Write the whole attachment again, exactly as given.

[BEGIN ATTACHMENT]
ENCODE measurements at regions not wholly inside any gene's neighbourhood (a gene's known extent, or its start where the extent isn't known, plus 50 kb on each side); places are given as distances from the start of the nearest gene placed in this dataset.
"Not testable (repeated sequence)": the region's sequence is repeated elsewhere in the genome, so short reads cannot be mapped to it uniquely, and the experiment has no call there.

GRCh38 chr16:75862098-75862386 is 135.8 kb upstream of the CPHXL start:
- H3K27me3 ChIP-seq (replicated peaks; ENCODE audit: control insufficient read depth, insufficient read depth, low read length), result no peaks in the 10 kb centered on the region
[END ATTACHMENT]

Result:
ENCODE measurements at regions not wholly inside any gene's neighbourhood (a gene's known extent, or its start where the extent isn't known, plus 50 kb on each side); places are given as distances from the start of the nearest gene placed in this dataset.
"Not testable (repeated sequence)": the region's sequence is repeated elsewhere in the genome, so short reads cannot be mapped to it uniquely, and the experiment has no call there.

GRCh38 chr16:75862098-75862386 is 135.8 kb upstream of the CPHXL start:
- H3K27me3 ChIP-seq (replicated peaks; ENCODE audit: control insufficient read depth, insufficient read depth, low read length), result no peaks in the 10 kb centered on the region